Recent evidence suggests that breast-fed children grow more slowly (i.e., 'less-well') than bottle-fed children from birth to one year of age. The slower rate of growth may not be an intrinsic feature of breast-feeding since classical data show breast-fed children in Europe or Africa growing faster than the NCHS standards. Even if growth is slower on breast feeding, it is often assumed that this slower growth must be satisfactory because, from a teleological point of view, evolutionary pressures will have led to the most appropriate pattern of breast-milk composition and infant response. This view is again unsound because the survival pressures are applied to both mother and child, and the child's ideal needs could be sacrificed in favour of reducing the drain on the mother. Furthermore, we need to ask whether slower or faster infantile growth rates are best for longevity and prolonged good health beyond the reproductive age where evolutionary pressures are not likely to exert much effect.
In the final section of this paper it is argued that evidence suggests that rapid infantile growth is advantageous on a long-term basis, thus casting doubt on the wisdom of automatically accepting the slower growth rates of the breast-fed child as optimal.
These arguments are the basis for
the present proposal that we approach the definition of upper desirable intakes by first
defining the optimal growth rates of infancy and then working back to see what intakes are
required with modern milk formulae to allow babies to grow at this newly-defined rate
under the particular climatic and cultural conditions being considered. First, we should
address the question of the long-term impact of early growth rates on adult adiposity.
The fat cell hypothesis of obesity (HIRSCH and KNITTLE, 1970) became extremely popular and led to the routine classification of patients in the United States as having either hypercellular or normocellular obesity. With the heavier adults usually having a longstanding history of obesity, often stemming from childhood, it was soon considered that the hypercellular grossly obese adults had been reprogrammed to generate new adipocytes and that this excessive proliferation occurred in childhood (KNITTLE, 1972). This concept was amplified by the observation that those obese children with an estimated high fat cell number had become obese in infancy (BROOK, LLOYD and WOLF, 1972). Infancy might then be a critical period for adipocyte development analogous to other critical periods of development.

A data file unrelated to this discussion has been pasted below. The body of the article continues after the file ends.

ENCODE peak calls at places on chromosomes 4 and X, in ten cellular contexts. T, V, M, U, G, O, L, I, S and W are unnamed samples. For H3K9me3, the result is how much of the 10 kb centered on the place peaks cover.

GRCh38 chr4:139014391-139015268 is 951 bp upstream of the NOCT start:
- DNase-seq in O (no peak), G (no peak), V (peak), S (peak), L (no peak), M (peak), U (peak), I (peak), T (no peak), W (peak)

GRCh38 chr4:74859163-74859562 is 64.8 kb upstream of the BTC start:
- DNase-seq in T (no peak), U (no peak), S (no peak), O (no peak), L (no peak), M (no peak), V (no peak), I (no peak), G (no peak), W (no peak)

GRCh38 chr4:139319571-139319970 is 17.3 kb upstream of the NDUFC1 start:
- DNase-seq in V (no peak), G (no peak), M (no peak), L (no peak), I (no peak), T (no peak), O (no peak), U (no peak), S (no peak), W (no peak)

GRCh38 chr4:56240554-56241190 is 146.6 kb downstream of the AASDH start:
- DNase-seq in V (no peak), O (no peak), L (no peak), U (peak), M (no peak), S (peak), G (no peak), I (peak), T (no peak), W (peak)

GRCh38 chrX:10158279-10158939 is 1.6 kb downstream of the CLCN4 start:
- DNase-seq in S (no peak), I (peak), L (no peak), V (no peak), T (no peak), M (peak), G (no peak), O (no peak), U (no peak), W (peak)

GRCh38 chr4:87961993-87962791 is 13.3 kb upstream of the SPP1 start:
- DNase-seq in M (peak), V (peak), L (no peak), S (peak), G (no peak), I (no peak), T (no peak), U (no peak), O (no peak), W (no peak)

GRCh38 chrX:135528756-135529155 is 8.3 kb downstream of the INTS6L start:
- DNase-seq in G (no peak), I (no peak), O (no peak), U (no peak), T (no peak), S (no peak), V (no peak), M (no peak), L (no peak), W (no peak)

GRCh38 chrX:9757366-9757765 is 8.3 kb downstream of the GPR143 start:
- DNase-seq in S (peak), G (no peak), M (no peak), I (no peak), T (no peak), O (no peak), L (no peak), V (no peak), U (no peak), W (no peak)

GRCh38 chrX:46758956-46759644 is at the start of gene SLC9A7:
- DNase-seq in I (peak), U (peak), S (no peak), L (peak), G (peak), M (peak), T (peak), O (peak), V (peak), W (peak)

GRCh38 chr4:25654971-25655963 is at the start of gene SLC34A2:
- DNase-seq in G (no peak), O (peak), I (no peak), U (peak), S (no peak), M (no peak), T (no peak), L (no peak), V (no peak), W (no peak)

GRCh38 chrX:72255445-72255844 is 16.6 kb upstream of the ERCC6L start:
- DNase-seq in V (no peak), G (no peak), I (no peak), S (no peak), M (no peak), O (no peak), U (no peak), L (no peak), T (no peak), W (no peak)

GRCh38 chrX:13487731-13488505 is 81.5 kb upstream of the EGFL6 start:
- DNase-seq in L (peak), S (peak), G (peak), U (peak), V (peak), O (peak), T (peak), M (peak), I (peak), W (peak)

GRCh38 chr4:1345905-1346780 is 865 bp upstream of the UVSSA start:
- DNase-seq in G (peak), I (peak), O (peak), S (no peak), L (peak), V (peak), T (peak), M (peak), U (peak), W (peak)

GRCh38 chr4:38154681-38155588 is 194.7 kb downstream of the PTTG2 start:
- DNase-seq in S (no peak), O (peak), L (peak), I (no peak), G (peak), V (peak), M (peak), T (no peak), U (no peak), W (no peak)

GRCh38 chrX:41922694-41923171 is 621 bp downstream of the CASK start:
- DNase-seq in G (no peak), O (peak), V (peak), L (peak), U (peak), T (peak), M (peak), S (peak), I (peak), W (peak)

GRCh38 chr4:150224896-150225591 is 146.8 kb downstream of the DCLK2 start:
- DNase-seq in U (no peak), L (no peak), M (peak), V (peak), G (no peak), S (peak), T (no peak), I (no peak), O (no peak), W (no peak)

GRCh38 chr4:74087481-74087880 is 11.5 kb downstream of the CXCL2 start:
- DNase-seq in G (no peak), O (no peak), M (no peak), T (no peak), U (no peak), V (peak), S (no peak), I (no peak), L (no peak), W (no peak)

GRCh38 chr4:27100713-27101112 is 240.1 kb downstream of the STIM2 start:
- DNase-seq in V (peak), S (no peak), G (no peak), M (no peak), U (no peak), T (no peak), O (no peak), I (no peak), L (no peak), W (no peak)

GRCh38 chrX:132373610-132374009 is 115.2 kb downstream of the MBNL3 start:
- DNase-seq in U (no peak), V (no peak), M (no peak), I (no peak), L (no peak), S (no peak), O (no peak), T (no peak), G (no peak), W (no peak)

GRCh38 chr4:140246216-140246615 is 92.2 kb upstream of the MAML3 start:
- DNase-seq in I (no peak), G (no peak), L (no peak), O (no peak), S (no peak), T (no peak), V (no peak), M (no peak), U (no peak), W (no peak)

Despite DAUNCEY and GAIRDNER's (1975) finding that the expansion of fat cells within the first year of life was ample for accommodating fat deposition without the need to invoke further replication of adipocytes, the enthusiasm for the hypercellular theory of obesity remained untouched until we showed from extensive studies of adipocytes in different depots that the true number of adipocytes in the body had been substantially underestimated. Once the numerous small adipocytes of the omentum and abdominal mesentery began to fill, the method of calculating total adipocyte numbers would imply spuriously that there had been an absolute increase in adipocytes (JUNG et al., 1978; GURR et al., 1982).
Since then, there has been very
little work on the hypothesis, but it should be recognized that criticism of the
hypercellular theory of obesity does not signify that early feeding does not affect adult
Much has been made of the observation that Dutch children whose mothers were restricted in food during the first and second trimester of pregnancy subsequently had a higher prevalence rate of obesity in early adult life. Conversely, children born to Dutch mothers whose food was restricted in the last trimester of pregnancy and the first 3-5 months of lactation had a reduced prevalence of adult obesity. The selective effects could be discriminated because the birth weights of children born during the German blockade of food supplies to the Dutch people had been carefully documented. On the basis of these findings, STEIN et al. (1975) proposed that prenatal and early postnatal influence had a long-term impact on adult adiposity.
While this may be true, there are other plausible explanations: the more overweight young women in Holland may have maintained their fertility for longer than normal; amenorrhoea developed in a large proportion of the semi-starved women of fertile age. Thus, there may have been selective conception by the more overweight women who could be expected to ovulate for longer when semi-starving. Their offspring, 20 or more years later, could then display the typical familiar aggregation of obesity which is recognized in most affluent societies. Thus, the Dutch famine study may not provide the most convincing evidence of the long-term effects of early nutrition on adult adiposity. Detailed studies of the Dutch adults for a variety of language, arithmetic, mechanical and other non-verbal tests failed to show any relationship to the time or length of famine during their prenatal or postnatal lives.